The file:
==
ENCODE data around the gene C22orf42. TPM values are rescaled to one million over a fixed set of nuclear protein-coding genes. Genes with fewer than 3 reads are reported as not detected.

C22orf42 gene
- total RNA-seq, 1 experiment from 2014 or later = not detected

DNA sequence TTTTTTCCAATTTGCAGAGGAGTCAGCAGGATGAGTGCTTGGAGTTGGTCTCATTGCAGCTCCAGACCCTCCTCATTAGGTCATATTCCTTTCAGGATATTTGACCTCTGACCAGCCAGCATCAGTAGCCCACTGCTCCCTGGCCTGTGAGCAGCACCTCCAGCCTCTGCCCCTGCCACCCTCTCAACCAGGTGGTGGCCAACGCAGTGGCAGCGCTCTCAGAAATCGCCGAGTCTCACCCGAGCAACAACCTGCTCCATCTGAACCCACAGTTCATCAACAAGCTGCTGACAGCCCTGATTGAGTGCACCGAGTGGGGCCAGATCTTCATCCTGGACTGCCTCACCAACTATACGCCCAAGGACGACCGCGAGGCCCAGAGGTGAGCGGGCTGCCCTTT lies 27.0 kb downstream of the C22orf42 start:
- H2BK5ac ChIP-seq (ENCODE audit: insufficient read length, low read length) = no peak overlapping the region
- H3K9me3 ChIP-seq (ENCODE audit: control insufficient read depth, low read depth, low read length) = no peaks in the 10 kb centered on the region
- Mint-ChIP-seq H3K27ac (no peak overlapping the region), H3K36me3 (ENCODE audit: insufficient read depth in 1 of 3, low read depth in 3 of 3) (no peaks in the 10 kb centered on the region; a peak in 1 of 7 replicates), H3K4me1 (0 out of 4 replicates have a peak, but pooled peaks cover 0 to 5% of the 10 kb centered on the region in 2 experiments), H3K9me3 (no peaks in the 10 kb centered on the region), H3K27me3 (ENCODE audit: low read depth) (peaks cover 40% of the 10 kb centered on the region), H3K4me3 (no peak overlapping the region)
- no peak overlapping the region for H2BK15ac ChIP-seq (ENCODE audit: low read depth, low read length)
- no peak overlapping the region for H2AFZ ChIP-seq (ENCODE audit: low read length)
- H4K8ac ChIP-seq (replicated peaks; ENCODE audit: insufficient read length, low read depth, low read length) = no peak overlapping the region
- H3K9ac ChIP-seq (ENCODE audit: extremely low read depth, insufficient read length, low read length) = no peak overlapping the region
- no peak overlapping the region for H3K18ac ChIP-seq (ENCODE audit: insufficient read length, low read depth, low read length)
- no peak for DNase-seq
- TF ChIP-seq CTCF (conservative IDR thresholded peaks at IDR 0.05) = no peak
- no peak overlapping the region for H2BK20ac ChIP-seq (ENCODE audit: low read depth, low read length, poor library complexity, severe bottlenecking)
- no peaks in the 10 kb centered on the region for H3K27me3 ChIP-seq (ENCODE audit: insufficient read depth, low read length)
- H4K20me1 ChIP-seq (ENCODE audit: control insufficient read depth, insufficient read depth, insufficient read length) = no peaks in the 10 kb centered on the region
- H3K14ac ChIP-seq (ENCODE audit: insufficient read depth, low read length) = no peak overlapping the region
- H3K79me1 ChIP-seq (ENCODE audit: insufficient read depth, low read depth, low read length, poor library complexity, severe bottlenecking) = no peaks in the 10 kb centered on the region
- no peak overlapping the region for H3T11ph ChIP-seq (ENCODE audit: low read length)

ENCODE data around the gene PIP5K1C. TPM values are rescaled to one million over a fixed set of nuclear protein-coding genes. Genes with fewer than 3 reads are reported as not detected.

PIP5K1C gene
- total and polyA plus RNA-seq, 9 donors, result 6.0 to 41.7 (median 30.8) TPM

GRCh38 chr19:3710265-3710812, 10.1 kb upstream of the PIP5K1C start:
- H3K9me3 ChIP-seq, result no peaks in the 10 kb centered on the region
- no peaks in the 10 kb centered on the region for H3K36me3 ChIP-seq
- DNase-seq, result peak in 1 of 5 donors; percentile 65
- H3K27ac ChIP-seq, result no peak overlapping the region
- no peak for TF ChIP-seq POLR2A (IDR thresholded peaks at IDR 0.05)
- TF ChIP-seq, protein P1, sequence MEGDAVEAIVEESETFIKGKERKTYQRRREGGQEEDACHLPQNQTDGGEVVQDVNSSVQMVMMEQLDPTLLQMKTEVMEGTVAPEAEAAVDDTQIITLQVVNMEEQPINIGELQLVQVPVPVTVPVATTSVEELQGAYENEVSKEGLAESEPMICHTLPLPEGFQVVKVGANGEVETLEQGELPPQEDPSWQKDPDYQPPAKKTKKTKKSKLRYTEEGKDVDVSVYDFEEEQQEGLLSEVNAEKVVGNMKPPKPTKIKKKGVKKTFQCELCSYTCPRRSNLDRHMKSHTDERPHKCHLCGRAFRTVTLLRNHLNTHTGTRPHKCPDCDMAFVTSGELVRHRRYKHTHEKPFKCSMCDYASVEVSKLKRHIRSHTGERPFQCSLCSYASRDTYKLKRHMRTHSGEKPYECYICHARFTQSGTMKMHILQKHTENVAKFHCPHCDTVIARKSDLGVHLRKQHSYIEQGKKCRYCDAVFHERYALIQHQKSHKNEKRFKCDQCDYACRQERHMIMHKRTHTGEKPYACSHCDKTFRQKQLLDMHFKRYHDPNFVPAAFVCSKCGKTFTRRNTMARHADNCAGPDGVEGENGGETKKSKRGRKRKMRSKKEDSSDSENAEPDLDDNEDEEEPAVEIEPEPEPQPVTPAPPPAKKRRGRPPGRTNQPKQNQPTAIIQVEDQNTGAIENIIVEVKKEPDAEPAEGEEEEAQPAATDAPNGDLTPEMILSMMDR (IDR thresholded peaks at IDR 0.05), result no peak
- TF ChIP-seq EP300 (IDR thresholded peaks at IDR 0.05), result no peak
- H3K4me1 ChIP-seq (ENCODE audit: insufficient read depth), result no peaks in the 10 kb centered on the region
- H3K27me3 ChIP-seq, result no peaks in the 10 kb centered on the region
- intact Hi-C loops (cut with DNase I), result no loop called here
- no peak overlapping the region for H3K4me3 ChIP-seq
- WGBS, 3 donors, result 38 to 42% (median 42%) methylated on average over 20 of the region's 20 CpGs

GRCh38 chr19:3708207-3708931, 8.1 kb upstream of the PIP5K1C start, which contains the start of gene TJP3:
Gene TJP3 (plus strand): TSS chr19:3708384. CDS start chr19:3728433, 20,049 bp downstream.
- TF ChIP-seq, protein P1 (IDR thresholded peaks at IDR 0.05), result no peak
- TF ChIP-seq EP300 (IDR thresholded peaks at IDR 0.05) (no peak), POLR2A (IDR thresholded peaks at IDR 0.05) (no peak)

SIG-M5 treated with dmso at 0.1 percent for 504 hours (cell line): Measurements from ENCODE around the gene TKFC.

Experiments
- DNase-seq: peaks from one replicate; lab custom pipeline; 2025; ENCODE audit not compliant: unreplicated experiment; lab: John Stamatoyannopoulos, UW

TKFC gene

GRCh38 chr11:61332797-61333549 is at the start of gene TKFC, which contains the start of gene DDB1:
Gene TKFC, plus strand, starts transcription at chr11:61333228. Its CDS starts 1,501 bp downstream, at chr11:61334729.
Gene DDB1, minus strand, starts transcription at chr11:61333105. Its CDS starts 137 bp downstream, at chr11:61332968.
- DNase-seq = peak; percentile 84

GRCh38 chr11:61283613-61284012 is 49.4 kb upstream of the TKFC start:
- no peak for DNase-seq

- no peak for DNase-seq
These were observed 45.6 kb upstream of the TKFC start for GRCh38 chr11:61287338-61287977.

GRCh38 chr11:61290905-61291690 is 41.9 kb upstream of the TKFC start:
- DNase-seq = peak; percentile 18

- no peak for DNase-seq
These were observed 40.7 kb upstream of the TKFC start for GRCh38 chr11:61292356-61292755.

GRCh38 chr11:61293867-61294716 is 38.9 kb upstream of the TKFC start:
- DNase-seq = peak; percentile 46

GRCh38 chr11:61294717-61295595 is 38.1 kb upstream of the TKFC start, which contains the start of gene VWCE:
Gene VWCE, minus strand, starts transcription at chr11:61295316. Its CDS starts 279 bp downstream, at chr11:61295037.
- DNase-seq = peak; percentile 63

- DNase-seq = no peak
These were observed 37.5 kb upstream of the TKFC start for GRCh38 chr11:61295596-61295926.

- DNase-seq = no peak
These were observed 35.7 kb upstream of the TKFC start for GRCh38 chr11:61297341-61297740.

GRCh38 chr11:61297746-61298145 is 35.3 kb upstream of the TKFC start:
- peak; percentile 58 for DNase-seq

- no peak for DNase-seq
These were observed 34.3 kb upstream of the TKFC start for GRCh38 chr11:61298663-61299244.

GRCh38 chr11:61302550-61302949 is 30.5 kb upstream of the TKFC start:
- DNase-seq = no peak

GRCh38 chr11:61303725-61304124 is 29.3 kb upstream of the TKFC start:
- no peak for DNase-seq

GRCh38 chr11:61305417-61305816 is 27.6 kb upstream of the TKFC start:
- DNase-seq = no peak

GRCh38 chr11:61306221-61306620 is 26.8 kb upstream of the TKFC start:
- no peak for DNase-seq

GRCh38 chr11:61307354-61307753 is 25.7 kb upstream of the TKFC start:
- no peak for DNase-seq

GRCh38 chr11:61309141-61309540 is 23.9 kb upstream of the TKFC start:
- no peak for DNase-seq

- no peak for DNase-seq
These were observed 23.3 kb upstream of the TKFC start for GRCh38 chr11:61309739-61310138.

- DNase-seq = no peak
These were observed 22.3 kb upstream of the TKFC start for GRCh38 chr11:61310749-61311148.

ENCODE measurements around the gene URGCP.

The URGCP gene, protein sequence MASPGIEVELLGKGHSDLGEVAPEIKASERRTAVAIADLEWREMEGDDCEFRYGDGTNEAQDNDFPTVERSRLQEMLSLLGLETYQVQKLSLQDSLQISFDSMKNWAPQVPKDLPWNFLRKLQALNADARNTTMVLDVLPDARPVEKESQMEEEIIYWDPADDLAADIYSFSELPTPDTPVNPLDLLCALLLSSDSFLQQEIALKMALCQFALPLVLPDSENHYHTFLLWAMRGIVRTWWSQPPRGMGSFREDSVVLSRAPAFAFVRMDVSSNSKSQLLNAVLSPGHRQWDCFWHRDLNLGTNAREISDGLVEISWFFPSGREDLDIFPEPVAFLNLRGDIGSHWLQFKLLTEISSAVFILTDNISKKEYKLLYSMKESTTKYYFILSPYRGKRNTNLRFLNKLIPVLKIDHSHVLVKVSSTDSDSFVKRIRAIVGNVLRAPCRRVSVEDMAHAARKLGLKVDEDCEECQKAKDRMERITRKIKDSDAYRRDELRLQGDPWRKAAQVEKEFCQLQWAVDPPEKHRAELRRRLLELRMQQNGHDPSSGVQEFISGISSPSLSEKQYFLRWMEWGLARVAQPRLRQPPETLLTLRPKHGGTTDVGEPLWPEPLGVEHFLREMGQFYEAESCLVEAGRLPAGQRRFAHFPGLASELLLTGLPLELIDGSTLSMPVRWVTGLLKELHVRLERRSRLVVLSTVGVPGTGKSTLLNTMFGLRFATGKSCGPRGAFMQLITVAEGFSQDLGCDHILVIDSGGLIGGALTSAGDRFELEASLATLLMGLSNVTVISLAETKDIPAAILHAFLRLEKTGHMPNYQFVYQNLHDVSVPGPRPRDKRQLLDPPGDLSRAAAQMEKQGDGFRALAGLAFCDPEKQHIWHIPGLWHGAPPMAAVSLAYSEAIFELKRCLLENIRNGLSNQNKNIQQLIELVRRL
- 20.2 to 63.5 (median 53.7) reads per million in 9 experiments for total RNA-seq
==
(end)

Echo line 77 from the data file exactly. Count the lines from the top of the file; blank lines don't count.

- no peak for DNase-seq